Departing Proximus CEO Frogmarched Out to Chorus of Staff Boos

Some company bosses quit their jobs to the sounds of choked testimonials from teary-eyed employees. Others are pelted with rotten eggs on their way out of the door. It seems Dominique Leroy, the CEO of Belgium's Proximus, belongs in the latter category.

The boss of Belgium's telecom incumbent was supposed to leave in December to become the new head of KPN in the Netherlands. But that's not soon enough for many of the operator's 13,000 employees. After protesting workers last week reportedly downed tools, and left stores and call centers abandoned, the Proximus board forced Leroy to bring forward her departure date. Once she's cleaned out her in-tray and bagged up a few personal possessions, she'll be leaving with her head under a coat at the end of this week.

The update came in an official statement published on the Proximus website late Friday. In a nod to the upheaval of previous days, the Proximus board said its aim was to "restore a serene climate within the company." Leroy's main job this week will involve transferring all her files to Sandrine Dufour, the Proximus chief financial officer, who will take over as CEO until a permanent replacement is found. Stefaan De Clerck, the company chair, will be Dufour's wingman as she embraces the extra responsibility.

Proximus is hoping for a 'serene climate' after the recent turbulence,
Proximus is hoping for a "serene climate" after the recent turbulence,

Just how did Leroy become such a villain to her workforce? The roots of her unpopularity can probably be identified in a January statement about the dreaded "digital transformation." Despite alluding to new recruitment efforts, Proximus said it might have to cut about 1,900 jobs in the next three years in line with a "planned workload reduction." It would target an extra €240 million ($265 million) in savings by 2022, it said.

Staff are reportedly incensed that Leroy will remain as a lame-duck CEO until nearly the end of the year while negotiations take place on restructuring. It seems many employees feel she will have little interest in or commitment to this process as she prepares to join KPN. The details of her remuneration package at KPN have probably not endeared her to employees worried about job security, either. Paid €522,000 ($576,800) in basic annual compensation at Proximus, she'll receive €935,000 ($1.03 million) at KPN. To critics, that is the kind of pay deal that illustrates a growing wealth gap in society and explains why populism is on the march.

In addition, trust levels are probably low days after the stock market regulator began investigating Leroy for her sale of company shares in August. Authorities will be concerned that Leroy sold shares knowing she would quit and that news of her departure would depress the share price. It has fallen about 2% since early August, and Leroy has been forced to deny any wrongdoing in a statement published on the Proximus website. "I regret that this perception has been created, this is not in line with my values where integrity and transparency are very high," she said.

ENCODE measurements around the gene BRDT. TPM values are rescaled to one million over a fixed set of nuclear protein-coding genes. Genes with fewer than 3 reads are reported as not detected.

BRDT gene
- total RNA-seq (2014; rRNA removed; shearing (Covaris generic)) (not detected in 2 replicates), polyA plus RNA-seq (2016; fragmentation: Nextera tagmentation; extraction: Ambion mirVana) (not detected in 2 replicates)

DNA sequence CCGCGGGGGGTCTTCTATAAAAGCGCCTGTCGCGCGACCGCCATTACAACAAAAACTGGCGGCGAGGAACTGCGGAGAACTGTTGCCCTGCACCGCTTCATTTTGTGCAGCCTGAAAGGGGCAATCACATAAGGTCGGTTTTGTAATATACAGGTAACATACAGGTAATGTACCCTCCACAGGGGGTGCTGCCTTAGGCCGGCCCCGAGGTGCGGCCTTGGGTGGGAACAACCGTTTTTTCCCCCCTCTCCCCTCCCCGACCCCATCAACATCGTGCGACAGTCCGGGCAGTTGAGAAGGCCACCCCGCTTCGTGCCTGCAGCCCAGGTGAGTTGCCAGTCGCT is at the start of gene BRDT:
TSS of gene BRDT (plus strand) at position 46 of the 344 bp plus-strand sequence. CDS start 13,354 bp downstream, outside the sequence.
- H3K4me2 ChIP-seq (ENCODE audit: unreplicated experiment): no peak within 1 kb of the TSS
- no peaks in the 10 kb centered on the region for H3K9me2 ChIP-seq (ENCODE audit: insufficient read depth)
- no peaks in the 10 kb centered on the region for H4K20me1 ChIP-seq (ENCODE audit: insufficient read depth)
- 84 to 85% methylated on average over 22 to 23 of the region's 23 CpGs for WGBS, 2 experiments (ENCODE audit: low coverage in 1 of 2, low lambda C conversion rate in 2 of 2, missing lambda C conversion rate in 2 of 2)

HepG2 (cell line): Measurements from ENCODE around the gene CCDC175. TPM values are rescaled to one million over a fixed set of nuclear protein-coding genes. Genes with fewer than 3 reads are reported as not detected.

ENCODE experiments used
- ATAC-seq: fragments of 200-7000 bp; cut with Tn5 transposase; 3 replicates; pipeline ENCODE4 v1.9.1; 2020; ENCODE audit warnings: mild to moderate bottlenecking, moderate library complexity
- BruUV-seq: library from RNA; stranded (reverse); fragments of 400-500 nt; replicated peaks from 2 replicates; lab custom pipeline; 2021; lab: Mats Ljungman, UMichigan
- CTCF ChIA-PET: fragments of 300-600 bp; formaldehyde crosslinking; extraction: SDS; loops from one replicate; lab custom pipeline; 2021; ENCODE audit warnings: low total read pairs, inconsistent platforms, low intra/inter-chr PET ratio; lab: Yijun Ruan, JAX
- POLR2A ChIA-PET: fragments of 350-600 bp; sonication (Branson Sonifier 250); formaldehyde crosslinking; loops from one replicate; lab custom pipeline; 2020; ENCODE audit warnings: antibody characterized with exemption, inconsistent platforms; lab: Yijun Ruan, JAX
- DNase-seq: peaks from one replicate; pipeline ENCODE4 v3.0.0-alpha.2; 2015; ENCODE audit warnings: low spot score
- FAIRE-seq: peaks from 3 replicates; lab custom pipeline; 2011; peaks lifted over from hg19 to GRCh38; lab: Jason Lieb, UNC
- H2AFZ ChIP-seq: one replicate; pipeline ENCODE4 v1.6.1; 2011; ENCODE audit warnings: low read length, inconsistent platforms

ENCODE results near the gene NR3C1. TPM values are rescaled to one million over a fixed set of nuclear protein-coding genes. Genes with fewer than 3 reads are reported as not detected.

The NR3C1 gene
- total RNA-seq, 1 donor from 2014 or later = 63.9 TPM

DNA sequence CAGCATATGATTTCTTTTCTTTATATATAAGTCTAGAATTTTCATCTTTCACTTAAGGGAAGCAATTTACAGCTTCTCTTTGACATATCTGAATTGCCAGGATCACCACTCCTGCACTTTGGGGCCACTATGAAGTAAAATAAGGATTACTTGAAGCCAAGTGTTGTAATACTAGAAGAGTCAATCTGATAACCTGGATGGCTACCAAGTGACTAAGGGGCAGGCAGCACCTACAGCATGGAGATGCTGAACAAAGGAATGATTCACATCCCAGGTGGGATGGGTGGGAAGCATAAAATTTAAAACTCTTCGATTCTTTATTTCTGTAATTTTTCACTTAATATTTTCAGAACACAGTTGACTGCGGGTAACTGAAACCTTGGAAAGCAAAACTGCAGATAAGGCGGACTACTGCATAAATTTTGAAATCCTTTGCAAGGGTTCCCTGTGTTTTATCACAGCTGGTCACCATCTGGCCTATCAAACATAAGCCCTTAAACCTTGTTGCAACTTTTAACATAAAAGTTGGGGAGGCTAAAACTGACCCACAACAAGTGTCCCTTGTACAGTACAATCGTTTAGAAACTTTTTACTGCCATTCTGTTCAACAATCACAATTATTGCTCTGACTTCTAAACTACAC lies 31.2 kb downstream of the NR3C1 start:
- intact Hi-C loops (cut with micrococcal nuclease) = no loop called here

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The Leroy affair could be sign of what's in store for other telecom chiefs amid discontent about automation and anger at executive pay. Just last week, Spain's Telefónica warned of layoffs in a statement about the impact of technology, noting that customers increasingly use online services to buy phones and that ageing networks are being shut down. Reports suggest nearly one in five jobs in Spain may go. In the meantime, Group CEO José María Álvarez-Pallete López has one of the European telecom sector's most generous, seven-digit pay packages to go with his 13-syllable name. Last year, his total compensation ticked up €51,924 ($57,378), to €5,407,782 ($5,975,778).

The recent negative publicity could be awkward for Leroy as she starts work at KPN. Maximo Ibarra, her predecessor, collected just €657,000 ($726,000) in basic pay in 2018 (although he took home €1.49 million -- $1.65 million -- in total compensation), and KPN is also shedding jobs. Last year it cut more than 6% of all roles, leaving it with 12,431 employees, and Ibarra made ominous references to the D word in his preface to the 2018 annual report. "We want to transform our operations to be more lean and digital," he wrote. "Faster digitalization and automation, which are inherent to the telecom industry, will lead to more organizational simplification and result in around €350 million [$387 million] net indirect opex savings over the period 2019-21." Digitalization enthusiast Leroy will have to tread warily.

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— Iain Morris, International Editor, Light Reading

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